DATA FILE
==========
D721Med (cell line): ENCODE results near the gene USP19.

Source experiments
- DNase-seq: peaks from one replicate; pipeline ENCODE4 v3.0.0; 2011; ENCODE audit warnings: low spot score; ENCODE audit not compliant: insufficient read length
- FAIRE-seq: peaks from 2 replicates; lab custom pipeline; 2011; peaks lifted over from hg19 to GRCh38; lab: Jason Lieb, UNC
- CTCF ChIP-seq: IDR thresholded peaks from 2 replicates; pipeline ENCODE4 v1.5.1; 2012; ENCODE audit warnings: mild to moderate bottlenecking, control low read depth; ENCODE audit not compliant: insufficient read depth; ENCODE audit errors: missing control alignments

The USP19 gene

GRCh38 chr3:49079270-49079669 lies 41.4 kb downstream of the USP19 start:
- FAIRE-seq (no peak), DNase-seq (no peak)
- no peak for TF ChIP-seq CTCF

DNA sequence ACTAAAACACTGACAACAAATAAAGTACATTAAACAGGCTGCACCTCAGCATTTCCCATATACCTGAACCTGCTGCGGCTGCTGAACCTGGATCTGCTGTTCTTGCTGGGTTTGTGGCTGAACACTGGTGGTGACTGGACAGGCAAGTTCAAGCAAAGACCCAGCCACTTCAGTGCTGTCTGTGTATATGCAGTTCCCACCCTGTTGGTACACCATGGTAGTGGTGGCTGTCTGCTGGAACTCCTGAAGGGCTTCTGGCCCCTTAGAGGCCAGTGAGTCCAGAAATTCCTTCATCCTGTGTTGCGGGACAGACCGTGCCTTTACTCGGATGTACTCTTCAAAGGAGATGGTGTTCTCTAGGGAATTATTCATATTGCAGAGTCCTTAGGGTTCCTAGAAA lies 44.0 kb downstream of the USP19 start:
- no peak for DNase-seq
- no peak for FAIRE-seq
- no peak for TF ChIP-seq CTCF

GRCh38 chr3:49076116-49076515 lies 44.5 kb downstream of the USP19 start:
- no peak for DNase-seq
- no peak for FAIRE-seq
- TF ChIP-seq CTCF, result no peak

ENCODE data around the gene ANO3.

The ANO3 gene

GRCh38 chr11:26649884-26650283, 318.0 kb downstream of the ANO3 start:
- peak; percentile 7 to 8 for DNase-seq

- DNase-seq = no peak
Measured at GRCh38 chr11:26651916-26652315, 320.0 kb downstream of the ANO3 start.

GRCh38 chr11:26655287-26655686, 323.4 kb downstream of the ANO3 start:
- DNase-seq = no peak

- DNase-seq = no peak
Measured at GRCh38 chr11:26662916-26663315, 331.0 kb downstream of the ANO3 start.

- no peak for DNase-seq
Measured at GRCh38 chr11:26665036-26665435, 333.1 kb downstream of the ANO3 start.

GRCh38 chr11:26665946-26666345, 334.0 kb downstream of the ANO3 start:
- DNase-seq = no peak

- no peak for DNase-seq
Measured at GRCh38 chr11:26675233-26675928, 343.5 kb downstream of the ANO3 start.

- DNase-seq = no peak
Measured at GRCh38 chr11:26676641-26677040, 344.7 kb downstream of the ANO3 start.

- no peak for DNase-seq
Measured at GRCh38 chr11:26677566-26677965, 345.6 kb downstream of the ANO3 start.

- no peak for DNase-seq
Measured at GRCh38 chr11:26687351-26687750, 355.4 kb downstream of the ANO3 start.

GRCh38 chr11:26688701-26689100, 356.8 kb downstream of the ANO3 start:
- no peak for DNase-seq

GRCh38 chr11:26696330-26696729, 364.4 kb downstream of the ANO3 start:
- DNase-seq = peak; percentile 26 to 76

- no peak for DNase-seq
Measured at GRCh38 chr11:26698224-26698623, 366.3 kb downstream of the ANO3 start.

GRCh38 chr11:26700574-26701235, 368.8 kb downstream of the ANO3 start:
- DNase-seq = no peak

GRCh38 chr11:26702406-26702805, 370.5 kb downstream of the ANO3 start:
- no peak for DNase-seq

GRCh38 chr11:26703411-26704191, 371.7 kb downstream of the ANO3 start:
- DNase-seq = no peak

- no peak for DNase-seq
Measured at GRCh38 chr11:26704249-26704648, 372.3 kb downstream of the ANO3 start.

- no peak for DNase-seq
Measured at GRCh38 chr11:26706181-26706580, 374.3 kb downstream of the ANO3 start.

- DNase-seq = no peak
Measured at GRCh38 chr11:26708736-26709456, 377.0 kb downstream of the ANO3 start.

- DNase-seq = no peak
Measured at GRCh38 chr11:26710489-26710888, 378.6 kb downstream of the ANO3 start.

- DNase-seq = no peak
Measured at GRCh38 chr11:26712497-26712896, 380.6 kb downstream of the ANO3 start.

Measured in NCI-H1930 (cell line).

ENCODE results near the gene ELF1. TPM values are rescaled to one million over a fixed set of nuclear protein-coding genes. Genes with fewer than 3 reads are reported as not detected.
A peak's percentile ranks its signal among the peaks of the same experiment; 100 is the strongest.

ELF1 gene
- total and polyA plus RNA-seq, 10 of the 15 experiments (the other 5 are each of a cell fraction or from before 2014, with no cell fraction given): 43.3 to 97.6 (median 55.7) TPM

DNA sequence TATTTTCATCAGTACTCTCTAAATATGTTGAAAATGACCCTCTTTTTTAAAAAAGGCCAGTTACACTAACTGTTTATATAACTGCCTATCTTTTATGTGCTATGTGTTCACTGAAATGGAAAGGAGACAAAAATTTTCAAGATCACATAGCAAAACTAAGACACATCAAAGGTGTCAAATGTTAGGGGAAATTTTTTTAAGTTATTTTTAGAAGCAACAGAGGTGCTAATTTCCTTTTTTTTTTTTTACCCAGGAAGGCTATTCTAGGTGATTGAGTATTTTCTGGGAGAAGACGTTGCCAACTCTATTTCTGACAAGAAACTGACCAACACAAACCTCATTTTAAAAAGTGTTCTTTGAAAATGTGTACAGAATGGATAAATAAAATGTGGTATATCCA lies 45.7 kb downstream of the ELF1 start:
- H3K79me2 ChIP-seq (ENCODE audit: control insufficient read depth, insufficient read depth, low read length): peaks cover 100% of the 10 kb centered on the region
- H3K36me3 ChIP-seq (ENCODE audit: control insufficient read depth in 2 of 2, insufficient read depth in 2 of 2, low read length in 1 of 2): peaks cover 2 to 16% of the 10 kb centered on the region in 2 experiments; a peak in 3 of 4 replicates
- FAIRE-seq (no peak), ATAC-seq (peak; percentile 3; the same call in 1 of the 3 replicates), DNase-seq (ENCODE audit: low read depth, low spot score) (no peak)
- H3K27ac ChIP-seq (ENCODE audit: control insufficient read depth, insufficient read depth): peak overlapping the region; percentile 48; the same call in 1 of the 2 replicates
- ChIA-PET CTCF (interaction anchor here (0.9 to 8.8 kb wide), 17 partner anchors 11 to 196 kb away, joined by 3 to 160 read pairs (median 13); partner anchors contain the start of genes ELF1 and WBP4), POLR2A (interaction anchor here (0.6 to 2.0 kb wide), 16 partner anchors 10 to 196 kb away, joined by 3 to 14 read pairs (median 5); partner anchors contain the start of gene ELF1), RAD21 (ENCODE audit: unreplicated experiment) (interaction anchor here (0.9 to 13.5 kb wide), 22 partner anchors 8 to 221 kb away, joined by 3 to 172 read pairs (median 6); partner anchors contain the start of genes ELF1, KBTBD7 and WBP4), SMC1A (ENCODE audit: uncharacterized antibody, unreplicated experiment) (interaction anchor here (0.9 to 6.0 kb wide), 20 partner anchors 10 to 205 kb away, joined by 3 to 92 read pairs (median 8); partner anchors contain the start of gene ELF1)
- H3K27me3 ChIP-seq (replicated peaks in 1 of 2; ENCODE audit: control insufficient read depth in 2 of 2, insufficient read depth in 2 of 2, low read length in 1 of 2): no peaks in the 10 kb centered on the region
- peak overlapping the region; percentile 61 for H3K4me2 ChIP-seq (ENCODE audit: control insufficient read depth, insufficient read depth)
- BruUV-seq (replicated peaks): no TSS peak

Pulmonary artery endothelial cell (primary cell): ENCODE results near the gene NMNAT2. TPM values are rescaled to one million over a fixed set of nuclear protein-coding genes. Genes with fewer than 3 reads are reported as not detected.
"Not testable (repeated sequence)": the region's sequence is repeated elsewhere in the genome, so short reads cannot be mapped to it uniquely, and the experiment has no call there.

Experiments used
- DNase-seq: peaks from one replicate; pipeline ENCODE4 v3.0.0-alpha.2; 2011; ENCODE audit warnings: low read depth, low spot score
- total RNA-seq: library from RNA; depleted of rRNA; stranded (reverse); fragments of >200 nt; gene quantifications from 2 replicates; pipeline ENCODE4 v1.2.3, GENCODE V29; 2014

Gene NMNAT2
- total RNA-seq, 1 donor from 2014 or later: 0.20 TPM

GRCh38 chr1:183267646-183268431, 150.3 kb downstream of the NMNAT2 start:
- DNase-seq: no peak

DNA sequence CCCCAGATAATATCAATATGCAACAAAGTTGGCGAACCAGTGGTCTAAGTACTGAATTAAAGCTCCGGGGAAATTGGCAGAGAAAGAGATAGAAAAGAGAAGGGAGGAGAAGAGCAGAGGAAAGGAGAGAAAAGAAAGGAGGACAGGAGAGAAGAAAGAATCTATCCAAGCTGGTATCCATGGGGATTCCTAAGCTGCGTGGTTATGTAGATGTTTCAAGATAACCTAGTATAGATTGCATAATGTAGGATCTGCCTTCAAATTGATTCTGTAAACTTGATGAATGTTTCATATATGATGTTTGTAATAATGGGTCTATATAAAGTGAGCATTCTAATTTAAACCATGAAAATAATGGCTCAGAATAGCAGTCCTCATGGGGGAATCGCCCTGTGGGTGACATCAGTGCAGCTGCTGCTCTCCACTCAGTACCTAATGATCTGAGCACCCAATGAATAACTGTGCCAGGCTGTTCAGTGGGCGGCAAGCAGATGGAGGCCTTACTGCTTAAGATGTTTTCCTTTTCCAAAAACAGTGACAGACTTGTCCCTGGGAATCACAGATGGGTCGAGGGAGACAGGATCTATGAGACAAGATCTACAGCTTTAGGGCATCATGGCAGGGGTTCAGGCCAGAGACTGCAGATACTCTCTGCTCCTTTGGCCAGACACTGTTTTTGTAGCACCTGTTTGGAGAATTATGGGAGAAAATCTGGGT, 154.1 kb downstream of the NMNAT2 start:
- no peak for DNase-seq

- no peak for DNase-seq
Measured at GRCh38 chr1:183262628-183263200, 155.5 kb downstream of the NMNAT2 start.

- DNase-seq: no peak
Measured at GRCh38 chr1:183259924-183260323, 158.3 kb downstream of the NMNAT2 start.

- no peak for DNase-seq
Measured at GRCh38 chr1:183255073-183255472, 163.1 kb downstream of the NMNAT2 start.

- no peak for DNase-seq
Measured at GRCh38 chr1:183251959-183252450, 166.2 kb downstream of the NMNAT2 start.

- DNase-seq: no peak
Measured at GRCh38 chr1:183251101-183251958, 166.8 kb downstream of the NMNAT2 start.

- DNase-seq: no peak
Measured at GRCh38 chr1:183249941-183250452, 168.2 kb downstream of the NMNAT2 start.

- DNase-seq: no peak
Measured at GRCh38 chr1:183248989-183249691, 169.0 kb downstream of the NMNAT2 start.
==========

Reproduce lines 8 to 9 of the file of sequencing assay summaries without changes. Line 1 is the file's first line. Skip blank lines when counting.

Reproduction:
- FAIRE-seq (no peak), DNase-seq (no peak)
- no peak for TF ChIP-seq CTCF